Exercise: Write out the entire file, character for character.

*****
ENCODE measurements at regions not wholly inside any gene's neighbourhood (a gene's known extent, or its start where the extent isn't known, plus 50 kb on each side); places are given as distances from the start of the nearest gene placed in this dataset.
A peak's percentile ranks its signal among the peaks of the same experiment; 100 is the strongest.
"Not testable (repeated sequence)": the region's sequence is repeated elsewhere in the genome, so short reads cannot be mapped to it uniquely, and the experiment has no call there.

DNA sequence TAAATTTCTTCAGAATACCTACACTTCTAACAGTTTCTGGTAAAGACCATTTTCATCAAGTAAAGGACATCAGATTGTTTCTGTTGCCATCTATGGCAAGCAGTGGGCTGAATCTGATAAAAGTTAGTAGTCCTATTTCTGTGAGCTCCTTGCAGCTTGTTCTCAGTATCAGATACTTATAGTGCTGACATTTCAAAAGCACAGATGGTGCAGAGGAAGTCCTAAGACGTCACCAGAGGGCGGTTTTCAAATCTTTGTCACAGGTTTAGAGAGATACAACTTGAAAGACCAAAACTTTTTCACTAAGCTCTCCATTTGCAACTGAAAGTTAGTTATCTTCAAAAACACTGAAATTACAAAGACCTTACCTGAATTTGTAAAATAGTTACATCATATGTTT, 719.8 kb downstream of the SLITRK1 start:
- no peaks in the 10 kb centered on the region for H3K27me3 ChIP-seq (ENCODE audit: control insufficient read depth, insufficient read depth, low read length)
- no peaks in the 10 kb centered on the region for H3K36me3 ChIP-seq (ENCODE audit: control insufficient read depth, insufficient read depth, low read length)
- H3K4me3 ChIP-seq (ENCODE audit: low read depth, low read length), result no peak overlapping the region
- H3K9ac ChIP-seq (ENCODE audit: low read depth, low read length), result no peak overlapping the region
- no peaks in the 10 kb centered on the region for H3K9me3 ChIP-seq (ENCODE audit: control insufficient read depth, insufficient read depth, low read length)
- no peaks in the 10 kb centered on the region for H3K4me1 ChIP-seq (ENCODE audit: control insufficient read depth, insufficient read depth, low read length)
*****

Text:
ENCODE measurements at regions not wholly inside any gene's neighbourhood (a gene's known extent, or its start where the extent isn't known, plus 50 kb on each side); places are given as distances from the start of the nearest gene placed in this dataset.
A peak's percentile ranks its signal among the peaks of the same experiment; 100 is the strongest.
"Not testable (repeated sequence)": the region's sequence is repeated elsewhere in the genome, so short reads cannot be mapped to it uniquely, and the experiment has no call there.

DNA sequence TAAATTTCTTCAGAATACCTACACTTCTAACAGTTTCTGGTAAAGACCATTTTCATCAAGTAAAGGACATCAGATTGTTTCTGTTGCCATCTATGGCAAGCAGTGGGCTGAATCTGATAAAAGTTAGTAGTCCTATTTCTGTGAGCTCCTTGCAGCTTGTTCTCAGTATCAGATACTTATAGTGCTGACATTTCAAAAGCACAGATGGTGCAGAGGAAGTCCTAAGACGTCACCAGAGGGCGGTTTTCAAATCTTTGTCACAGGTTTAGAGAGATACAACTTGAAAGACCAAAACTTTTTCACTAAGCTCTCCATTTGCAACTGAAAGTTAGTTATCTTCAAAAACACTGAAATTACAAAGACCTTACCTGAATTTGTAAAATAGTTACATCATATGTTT, 719.8 kb downstream of the SLITRK1 start:
- no peaks in the 10 kb centered on the region for H3K27me3 ChIP-seq (ENCODE audit: control insufficient read depth, insufficient read depth, low read length)
- no peaks in the 10 kb centered on the region for H3K36me3 ChIP-seq (ENCODE audit: control insufficient read depth, insufficient read depth, low read length)
- H3K4me3 ChIP-seq (ENCODE audit: low read depth, low read length), result no peak overlapping the region
- H3K9ac ChIP-seq (ENCODE audit: low read depth, low read length), result no peak overlapping the region
- no peaks in the 10 kb centered on the region for H3K9me3 ChIP-seq (ENCODE audit: control insufficient read depth, insufficient read depth, low read length)
- no peaks in the 10 kb centered on the region for H3K4me1 ChIP-seq (ENCODE audit: control insufficient read depth, insufficient read depth, low read length)